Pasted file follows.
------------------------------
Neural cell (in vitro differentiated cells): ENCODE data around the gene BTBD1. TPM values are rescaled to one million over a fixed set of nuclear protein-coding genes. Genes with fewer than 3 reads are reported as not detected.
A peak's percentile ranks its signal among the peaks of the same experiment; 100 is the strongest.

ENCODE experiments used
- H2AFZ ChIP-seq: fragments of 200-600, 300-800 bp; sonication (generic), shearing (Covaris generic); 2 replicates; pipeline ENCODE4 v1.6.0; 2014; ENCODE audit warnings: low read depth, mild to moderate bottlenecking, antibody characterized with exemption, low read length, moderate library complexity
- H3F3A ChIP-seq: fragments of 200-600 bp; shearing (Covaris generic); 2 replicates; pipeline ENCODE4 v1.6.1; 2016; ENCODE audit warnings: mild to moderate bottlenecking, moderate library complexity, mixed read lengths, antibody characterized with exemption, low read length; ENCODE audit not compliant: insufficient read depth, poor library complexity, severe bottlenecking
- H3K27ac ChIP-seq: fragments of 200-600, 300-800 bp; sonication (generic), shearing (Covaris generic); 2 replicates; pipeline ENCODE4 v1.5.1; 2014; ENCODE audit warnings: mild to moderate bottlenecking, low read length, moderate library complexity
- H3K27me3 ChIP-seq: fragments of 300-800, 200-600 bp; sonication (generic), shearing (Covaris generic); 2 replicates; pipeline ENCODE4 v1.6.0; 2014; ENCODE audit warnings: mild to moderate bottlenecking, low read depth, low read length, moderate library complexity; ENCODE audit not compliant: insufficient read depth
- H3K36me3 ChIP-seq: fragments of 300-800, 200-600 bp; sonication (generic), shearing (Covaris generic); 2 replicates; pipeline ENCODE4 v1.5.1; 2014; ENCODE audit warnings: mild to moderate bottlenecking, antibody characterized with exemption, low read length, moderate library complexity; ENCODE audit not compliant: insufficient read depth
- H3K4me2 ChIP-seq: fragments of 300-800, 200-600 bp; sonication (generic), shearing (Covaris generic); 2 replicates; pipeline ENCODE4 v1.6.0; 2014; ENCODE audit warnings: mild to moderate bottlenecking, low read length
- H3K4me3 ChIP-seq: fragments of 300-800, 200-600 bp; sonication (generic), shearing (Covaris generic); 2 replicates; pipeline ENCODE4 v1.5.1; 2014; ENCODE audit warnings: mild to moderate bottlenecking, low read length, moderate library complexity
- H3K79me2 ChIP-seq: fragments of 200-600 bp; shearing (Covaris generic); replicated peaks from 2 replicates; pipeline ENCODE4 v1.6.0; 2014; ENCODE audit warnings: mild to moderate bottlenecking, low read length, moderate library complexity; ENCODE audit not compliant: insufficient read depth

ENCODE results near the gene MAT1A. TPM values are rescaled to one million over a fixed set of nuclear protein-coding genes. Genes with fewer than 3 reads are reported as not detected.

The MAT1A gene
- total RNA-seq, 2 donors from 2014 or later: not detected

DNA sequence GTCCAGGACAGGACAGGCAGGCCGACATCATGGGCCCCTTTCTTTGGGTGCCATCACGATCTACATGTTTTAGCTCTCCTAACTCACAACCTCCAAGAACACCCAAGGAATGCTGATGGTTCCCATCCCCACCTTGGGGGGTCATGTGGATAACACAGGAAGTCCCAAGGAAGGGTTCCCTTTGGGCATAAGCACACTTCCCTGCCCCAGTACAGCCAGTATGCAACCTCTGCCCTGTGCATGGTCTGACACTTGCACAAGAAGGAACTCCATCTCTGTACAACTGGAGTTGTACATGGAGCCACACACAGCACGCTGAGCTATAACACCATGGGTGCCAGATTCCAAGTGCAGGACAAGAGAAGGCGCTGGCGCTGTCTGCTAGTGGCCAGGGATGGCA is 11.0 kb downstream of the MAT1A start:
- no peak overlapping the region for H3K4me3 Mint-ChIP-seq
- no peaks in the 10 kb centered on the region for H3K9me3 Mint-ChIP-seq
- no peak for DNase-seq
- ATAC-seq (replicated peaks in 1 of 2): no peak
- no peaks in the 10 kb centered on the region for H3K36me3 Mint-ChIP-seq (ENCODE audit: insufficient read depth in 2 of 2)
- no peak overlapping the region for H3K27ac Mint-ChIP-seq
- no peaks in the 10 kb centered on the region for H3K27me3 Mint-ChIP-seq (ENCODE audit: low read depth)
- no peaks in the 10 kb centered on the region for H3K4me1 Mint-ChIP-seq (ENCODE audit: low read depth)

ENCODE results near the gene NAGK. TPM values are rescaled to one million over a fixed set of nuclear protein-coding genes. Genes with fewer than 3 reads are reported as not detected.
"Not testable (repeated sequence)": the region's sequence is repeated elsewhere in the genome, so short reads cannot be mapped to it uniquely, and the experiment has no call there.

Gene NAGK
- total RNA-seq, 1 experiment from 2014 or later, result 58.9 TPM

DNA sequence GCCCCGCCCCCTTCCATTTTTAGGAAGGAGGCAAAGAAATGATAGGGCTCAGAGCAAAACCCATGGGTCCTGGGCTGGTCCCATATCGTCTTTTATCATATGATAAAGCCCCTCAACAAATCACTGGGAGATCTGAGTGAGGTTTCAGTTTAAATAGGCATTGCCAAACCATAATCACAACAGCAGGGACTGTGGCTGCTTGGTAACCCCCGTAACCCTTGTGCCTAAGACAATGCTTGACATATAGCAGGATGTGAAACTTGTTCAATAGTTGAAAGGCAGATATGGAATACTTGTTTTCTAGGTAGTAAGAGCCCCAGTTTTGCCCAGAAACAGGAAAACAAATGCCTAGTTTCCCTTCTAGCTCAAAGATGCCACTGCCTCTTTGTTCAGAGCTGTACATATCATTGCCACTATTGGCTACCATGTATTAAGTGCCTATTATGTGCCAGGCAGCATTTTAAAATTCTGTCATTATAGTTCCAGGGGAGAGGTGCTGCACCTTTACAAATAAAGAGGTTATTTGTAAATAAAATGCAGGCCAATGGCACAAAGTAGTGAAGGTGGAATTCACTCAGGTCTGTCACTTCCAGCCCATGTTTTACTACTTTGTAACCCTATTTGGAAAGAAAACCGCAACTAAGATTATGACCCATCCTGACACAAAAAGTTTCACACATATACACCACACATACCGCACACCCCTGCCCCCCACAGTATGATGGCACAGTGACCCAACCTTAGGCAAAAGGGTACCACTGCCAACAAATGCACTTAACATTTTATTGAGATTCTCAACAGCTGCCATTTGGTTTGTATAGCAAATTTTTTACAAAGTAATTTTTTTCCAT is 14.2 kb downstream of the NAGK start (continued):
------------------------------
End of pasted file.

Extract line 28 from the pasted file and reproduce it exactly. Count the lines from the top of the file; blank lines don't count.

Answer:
DNA sequence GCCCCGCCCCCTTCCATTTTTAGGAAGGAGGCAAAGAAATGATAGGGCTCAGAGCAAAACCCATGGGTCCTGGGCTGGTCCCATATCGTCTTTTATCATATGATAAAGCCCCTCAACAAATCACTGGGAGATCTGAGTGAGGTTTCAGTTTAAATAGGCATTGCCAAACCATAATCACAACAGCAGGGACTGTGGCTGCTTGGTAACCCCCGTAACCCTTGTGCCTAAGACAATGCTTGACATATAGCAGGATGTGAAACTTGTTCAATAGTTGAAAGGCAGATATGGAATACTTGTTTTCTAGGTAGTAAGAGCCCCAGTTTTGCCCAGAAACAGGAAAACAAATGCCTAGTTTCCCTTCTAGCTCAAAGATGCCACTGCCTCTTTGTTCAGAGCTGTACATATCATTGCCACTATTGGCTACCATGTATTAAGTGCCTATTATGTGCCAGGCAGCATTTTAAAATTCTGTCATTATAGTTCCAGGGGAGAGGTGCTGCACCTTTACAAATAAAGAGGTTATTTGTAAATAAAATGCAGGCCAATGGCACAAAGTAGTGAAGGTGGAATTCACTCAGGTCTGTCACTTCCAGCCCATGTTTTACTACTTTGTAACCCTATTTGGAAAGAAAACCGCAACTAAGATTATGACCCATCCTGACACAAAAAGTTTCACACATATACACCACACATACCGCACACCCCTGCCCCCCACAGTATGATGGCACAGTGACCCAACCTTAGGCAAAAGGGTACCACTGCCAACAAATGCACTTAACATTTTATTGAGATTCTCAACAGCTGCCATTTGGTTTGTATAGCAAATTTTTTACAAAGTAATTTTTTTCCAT is 14.2 kb downstream of the NAGK start (continued):